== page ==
Achieving some global target in 7, 27, 77 years … pristine environment … live like the indigenous people … no flying, driving, eating meat … halving consumption … fixing the problem technologically, e.g. through vacuuming CO2 from the air… What is it, exactly – one thing, three things, everything? What does it functionally mean to a suburban family? Who decides – the UN, my Government, me personally? Who’s accountable?


It’s the Tower of Babel



Second, climate change is the antithesis of a binary (yes/no) problem.

It’s the most complex and non-linear issue we’ve EVER faced, cutting through all layers of society-economy-environment, horizontally and vertically – all at the same time.


Third, it’s impossible to explain quickly (in four sentences), unlike easy-to-understand issues, e.g. gay marriage.


Fourth, following on the previous points, people can’t pick sides easily and fast - there are no two clear and distinct opposites (baddies vs goodies) on the climate change front.

For example, you might be plant-based, ride a bicycle and travel by train, but outside of your personal impact, you’re not in a position to change much. You can frown at your friend who’s a frequent flyer, steak eater and jeep driver, releasing tonnes of planet-warming emissions.


Who is right?


Your friend might offset the emissions. S/he might financially support an environmental organization. S/he might be in a position at work to buy large volumes of renewable energy or locally-made products, even though on the face of it, you both look like Trump vs Sanders.


Fifth, people need a lot of information to understand climate change and environmental issues. Not in an emergency situation, e.g. oil spill, but in general. Even simple things like the greenhouse gas effect are still confused with ozone layer depletion.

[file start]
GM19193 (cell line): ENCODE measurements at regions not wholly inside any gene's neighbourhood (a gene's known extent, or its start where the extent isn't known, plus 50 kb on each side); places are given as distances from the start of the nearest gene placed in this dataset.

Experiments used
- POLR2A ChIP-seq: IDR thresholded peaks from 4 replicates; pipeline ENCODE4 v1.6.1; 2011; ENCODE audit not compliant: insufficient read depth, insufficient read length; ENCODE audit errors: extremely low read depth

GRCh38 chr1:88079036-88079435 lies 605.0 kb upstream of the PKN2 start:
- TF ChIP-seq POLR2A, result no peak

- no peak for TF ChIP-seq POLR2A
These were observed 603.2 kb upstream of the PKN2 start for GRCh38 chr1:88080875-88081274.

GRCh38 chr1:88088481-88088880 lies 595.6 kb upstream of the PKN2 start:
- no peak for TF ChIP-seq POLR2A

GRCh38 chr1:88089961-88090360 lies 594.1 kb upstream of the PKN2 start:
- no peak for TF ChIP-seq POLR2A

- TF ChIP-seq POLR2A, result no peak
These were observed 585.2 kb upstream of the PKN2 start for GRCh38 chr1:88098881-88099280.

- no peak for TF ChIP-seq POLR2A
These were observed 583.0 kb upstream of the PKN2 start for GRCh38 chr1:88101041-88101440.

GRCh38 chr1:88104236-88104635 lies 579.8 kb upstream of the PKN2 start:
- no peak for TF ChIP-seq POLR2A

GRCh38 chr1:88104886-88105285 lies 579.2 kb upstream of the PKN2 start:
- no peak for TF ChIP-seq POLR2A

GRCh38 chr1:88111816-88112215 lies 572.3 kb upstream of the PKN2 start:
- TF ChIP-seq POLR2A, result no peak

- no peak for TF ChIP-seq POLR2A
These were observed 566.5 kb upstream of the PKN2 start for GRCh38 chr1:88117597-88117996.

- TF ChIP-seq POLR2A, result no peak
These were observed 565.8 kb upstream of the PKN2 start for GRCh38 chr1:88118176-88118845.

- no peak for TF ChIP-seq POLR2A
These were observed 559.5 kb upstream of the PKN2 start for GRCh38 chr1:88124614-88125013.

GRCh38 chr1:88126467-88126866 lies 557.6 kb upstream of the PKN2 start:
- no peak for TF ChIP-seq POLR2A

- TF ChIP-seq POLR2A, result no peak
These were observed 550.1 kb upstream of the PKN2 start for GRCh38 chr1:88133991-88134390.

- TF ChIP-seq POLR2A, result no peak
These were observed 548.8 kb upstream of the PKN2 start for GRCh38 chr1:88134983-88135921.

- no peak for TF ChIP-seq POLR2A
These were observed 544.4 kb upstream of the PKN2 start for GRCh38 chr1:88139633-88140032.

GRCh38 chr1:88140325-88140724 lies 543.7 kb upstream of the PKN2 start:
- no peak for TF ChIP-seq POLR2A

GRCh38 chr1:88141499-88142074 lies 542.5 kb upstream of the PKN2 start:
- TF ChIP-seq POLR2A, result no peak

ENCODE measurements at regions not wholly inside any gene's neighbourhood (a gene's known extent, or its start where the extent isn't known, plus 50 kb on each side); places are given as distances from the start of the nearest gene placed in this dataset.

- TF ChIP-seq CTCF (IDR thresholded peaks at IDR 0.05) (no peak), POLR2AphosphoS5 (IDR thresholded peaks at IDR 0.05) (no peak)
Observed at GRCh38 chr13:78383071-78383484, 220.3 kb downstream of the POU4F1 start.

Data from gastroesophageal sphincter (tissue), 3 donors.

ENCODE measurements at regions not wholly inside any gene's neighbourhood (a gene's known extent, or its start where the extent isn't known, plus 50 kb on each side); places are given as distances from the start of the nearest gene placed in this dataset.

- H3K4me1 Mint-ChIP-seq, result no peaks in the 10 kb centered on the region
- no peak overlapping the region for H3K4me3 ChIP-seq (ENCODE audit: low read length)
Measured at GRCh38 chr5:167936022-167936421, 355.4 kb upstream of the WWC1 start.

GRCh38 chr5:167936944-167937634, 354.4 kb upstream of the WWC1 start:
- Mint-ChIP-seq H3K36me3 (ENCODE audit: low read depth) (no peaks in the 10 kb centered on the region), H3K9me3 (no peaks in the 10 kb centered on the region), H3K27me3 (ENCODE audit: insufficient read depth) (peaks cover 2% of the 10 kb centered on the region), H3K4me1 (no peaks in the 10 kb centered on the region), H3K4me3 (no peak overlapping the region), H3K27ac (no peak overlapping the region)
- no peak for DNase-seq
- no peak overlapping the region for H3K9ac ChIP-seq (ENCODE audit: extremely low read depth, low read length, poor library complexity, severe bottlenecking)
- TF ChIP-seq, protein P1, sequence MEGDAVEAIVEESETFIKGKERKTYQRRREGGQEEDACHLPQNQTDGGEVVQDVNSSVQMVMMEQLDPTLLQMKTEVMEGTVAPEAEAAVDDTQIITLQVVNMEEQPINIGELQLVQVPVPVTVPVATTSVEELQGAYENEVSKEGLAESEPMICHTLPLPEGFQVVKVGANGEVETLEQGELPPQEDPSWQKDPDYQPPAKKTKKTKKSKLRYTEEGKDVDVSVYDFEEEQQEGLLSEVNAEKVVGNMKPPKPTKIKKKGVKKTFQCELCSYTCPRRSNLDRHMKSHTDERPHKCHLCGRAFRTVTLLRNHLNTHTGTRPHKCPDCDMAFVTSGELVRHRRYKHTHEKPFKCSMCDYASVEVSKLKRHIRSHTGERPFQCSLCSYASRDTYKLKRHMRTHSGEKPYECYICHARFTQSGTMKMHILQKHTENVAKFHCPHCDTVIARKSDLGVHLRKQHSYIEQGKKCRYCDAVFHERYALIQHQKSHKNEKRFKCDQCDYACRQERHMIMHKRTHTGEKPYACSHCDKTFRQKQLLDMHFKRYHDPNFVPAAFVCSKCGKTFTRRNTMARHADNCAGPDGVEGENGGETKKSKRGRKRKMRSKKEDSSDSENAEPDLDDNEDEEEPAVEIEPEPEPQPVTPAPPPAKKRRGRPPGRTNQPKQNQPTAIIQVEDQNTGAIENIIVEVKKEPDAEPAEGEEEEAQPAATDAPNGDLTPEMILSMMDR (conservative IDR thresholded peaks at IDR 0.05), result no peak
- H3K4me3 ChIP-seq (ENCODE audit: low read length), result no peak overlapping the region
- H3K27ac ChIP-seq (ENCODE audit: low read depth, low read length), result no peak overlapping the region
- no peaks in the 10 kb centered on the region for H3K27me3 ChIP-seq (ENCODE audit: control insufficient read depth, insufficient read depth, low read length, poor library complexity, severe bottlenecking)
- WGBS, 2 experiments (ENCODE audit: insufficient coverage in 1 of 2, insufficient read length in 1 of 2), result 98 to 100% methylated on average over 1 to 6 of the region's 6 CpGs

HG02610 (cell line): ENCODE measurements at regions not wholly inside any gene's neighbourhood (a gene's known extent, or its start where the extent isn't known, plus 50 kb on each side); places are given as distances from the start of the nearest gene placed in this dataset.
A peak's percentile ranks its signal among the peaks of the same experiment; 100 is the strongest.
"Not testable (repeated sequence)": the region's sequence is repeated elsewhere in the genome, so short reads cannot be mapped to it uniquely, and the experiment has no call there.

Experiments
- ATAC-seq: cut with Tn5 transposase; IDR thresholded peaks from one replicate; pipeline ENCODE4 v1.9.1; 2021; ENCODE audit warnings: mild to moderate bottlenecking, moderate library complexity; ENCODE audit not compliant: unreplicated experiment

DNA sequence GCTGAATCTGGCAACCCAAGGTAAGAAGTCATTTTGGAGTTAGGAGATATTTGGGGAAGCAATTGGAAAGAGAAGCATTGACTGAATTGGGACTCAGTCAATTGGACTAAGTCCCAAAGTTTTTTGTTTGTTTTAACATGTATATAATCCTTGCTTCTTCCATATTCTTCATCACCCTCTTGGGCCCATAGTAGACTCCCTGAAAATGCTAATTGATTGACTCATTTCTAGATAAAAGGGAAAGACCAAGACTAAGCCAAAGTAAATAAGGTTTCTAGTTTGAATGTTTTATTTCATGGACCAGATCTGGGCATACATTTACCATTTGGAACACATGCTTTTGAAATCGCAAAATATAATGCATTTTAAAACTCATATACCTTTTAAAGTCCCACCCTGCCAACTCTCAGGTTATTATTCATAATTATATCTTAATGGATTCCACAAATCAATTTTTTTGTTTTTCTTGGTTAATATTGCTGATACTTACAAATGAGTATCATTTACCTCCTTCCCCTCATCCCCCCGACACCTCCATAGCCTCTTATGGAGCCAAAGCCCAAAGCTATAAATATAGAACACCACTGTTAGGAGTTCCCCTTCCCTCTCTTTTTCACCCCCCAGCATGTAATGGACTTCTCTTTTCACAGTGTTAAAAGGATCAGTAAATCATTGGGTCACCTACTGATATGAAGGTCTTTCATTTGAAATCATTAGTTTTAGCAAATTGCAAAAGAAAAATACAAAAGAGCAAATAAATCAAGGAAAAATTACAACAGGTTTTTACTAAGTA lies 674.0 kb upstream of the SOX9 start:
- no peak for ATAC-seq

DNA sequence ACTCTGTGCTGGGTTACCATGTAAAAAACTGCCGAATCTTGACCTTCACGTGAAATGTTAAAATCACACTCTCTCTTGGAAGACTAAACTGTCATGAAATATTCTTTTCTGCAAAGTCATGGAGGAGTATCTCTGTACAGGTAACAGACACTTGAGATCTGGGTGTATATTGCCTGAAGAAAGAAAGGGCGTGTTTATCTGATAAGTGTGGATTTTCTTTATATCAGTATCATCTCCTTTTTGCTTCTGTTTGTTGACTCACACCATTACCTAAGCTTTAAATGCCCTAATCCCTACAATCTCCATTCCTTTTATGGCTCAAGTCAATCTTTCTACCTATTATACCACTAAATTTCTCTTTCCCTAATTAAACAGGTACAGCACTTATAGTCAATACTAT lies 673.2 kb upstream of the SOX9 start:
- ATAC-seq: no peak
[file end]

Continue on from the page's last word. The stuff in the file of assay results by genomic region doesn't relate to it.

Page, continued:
Sixth, there has been a lot of misinformation perpetuated by the fossil cartels, oily politicians, and various deniers (e.g. Tony Abbott, Craig Kelly, the Lavoisier group in Australia; lobbyists and scientists paid by the fossil cartels globally). Outright denialism is hard to pull off these days, you’re more likely to hear the job-preservation tune.

Finally, unlike gay marriage or Hong Kong protests, where people fight for their personal cause, for their identity (gays wanting to get married, Hong Kongers wanting their country), we in the West, in general, haven’t had that level of intensity, personalization and connection to environmental issues and climate change.


But that is changing.


The more frequent and intense droughts, floods, fires, and water shortages in California, Australia, and Germany (not only in the Philippines and Bangladesh), the sooner the general public will make connections between their


(a) personal and objective circumstance,

(b) the human-caused climate change turbocharging these events, and (c) other variables, such as who they vote, how they travel, what they eat, etc.


The more in-the-face and under-our-feet these impacts get at the personal, functional level TODAY, the more urgently will people act.


Of course, provided they can make that a-b-c link to start with.


Increasingly, they are making that link.

Bring on the disasters!




We’ve looked at the foreground of this issue. Next time, we’ll look at the background - something even more troubling….


Jan